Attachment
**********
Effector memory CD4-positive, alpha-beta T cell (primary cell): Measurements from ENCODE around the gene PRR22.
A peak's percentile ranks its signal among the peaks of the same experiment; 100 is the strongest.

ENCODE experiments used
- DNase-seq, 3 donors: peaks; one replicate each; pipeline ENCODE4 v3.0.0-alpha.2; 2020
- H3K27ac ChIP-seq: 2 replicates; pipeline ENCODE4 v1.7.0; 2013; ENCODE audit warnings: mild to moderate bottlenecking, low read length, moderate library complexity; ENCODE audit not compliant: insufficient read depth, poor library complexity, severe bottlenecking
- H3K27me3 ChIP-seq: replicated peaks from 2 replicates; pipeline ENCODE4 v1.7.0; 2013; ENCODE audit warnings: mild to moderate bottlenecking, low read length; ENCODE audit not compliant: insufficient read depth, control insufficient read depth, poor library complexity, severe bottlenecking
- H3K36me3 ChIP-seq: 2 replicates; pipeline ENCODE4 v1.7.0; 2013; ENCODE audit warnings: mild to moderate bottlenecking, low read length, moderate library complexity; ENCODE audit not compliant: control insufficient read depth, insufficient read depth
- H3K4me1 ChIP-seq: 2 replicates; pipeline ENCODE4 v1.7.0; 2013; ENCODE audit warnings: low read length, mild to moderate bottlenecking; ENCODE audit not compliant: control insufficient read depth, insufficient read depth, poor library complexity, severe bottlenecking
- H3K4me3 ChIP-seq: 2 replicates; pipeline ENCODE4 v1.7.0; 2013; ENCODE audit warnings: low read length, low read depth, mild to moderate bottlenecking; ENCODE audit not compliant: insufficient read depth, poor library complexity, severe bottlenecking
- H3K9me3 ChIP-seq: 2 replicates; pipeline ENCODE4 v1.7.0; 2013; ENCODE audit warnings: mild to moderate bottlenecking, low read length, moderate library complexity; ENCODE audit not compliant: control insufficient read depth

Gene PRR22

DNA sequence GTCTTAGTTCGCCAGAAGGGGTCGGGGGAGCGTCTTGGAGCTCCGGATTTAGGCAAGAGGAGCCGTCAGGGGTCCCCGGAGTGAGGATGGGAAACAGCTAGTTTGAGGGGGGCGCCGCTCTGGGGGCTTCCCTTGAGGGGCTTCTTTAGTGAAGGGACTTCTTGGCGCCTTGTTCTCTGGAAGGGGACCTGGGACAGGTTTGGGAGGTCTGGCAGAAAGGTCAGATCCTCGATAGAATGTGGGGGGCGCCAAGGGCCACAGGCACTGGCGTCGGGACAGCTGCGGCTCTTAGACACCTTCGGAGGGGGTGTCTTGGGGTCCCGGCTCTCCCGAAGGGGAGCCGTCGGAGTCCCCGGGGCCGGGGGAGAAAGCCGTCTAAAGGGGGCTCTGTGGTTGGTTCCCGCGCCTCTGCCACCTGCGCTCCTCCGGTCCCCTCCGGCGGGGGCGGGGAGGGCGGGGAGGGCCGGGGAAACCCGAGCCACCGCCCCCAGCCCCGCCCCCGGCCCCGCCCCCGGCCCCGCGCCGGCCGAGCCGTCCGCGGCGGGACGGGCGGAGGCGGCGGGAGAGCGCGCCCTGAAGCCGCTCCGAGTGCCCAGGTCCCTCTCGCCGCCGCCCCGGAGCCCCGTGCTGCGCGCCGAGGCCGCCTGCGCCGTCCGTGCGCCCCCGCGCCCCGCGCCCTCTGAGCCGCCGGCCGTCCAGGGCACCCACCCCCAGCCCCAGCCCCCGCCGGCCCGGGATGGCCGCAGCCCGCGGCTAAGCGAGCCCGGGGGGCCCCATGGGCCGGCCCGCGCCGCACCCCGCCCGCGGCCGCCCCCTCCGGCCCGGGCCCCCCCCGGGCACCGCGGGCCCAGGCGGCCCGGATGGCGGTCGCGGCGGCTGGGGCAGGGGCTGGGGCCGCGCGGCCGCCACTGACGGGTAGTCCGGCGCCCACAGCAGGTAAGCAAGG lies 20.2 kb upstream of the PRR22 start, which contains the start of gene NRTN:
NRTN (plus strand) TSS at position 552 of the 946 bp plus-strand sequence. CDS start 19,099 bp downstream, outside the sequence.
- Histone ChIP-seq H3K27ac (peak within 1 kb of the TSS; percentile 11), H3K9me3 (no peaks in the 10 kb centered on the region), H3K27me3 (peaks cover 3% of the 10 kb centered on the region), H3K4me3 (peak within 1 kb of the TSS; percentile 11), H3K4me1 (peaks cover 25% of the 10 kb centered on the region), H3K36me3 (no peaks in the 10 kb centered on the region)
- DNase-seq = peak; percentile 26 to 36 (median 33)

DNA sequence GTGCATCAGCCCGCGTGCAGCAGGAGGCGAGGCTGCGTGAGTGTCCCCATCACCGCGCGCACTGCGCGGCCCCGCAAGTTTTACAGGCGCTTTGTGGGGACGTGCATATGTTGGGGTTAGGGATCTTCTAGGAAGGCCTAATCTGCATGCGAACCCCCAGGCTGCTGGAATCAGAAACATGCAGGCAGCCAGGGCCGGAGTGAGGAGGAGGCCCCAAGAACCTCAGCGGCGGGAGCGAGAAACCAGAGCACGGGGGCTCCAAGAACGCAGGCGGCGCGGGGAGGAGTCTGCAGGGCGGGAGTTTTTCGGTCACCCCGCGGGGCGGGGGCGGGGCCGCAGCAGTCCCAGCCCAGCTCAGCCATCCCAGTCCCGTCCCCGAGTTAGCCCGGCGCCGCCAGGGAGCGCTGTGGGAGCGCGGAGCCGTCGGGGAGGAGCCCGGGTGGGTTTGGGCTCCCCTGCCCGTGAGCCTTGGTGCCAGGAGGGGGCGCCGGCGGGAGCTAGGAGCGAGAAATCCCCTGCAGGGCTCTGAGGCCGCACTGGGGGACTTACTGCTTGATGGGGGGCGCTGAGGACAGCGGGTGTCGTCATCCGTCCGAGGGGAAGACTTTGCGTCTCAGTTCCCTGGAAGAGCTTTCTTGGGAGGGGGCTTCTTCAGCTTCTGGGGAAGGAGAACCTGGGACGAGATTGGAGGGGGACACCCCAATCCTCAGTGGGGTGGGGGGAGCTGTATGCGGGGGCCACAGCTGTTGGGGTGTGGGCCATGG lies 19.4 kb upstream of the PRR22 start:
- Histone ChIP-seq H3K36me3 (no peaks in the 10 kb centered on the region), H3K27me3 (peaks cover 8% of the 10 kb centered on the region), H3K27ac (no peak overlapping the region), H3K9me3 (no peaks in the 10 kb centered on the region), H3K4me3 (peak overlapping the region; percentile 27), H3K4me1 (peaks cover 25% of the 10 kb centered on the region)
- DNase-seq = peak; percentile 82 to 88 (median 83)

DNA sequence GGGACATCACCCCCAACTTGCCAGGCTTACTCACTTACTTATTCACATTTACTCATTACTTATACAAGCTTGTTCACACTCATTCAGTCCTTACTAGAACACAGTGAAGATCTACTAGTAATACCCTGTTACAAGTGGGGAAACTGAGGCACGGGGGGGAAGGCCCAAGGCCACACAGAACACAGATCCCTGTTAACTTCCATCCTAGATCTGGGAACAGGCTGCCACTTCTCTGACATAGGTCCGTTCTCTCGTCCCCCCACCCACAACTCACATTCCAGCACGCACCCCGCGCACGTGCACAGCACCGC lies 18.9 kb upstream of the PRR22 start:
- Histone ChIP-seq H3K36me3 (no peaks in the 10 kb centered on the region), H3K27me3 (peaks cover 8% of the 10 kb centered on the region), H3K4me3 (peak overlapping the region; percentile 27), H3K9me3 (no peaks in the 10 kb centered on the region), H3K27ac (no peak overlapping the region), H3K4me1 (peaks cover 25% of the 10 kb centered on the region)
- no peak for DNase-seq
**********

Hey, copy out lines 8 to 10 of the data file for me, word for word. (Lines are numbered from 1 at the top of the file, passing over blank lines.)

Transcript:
- H3K4me1 ChIP-seq: 2 replicates; pipeline ENCODE4 v1.7.0; 2013; ENCODE audit warnings: low read length, mild to moderate bottlenecking; ENCODE audit not compliant: control insufficient read depth, insufficient read depth, poor library complexity, severe bottlenecking
- H3K4me3 ChIP-seq: 2 replicates; pipeline ENCODE4 v1.7.0; 2013; ENCODE audit warnings: low read length, low read depth, mild to moderate bottlenecking; ENCODE audit not compliant: insufficient read depth, poor library complexity, severe bottlenecking
- H3K9me3 ChIP-seq: 2 replicates; pipeline ENCODE4 v1.7.0; 2013; ENCODE audit warnings: mild to moderate bottlenecking, low read length, moderate library complexity; ENCODE audit not compliant: control insufficient read depth